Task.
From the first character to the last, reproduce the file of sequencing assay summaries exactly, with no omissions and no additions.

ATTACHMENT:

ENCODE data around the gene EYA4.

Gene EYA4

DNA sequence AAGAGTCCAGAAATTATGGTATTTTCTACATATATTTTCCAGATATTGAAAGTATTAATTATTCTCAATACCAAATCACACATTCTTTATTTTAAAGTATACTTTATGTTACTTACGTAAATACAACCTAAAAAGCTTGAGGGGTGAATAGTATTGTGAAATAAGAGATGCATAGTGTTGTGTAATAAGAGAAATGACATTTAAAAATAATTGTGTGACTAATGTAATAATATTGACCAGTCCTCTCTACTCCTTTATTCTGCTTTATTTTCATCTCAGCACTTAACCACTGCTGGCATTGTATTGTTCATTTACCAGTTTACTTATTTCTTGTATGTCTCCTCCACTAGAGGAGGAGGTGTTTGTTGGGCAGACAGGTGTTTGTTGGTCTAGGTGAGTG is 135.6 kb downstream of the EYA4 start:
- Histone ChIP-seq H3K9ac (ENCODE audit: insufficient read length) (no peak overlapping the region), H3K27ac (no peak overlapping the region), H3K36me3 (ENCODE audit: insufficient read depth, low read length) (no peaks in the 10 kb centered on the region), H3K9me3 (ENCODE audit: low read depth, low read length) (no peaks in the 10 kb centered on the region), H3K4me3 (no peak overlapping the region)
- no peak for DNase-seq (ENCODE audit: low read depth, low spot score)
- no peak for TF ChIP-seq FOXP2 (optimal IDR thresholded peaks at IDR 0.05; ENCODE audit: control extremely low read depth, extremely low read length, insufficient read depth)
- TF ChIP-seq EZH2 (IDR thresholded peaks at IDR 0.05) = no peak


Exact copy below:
ENCODE data around the gene EYA4.

Gene EYA4

DNA sequence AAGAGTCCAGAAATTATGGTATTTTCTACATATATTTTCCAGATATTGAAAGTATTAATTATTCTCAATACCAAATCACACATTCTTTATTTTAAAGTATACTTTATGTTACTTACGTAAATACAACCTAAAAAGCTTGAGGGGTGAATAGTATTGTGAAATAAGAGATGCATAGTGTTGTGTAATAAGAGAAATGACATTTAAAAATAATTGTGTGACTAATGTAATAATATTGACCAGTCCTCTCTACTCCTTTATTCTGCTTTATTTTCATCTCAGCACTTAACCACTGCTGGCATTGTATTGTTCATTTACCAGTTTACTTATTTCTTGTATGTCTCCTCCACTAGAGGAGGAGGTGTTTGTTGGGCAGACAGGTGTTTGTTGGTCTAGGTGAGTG is 135.6 kb downstream of the EYA4 start:
- Histone ChIP-seq H3K9ac (ENCODE audit: insufficient read length) (no peak overlapping the region), H3K27ac (no peak overlapping the region), H3K36me3 (ENCODE audit: insufficient read depth, low read length) (no peaks in the 10 kb centered on the region), H3K9me3 (ENCODE audit: low read depth, low read length) (no peaks in the 10 kb centered on the region), H3K4me3 (no peak overlapping the region)
- no peak for DNase-seq (ENCODE audit: low read depth, low spot score)
- no peak for TF ChIP-seq FOXP2 (optimal IDR thresholded peaks at IDR 0.05; ENCODE audit: control extremely low read depth, extremely low read length, insufficient read depth)
- TF ChIP-seq EZH2 (IDR thresholded peaks at IDR 0.05) = no peak